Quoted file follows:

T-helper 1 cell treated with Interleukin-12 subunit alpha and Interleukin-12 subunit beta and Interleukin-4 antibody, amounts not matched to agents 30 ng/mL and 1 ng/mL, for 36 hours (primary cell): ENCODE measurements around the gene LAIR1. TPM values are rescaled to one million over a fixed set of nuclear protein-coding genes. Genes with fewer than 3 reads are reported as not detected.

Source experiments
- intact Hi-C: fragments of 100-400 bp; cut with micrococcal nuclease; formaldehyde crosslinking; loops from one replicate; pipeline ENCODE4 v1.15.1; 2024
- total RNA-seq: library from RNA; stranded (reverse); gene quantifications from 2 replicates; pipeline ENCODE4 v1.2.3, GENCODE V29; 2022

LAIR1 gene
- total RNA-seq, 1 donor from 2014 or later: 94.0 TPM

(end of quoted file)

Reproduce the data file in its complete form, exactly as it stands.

T-helper 1 cell treated with Interleukin-12 subunit alpha and Interleukin-12 subunit beta and Interleukin-4 antibody, amounts not matched to agents 30 ng/mL and 1 ng/mL, for 36 hours (primary cell): ENCODE measurements around the gene LAIR1. TPM values are rescaled to one million over a fixed set of nuclear protein-coding genes. Genes with fewer than 3 reads are reported as not detected.

Source experiments
- intact Hi-C: fragments of 100-400 bp; cut with micrococcal nuclease; formaldehyde crosslinking; loops from one replicate; pipeline ENCODE4 v1.15.1; 2024
- total RNA-seq: library from RNA; stranded (reverse); gene quantifications from 2 replicates; pipeline ENCODE4 v1.2.3, GENCODE V29; 2022

LAIR1 gene
- total RNA-seq, 1 donor from 2014 or later: 94.0 TPM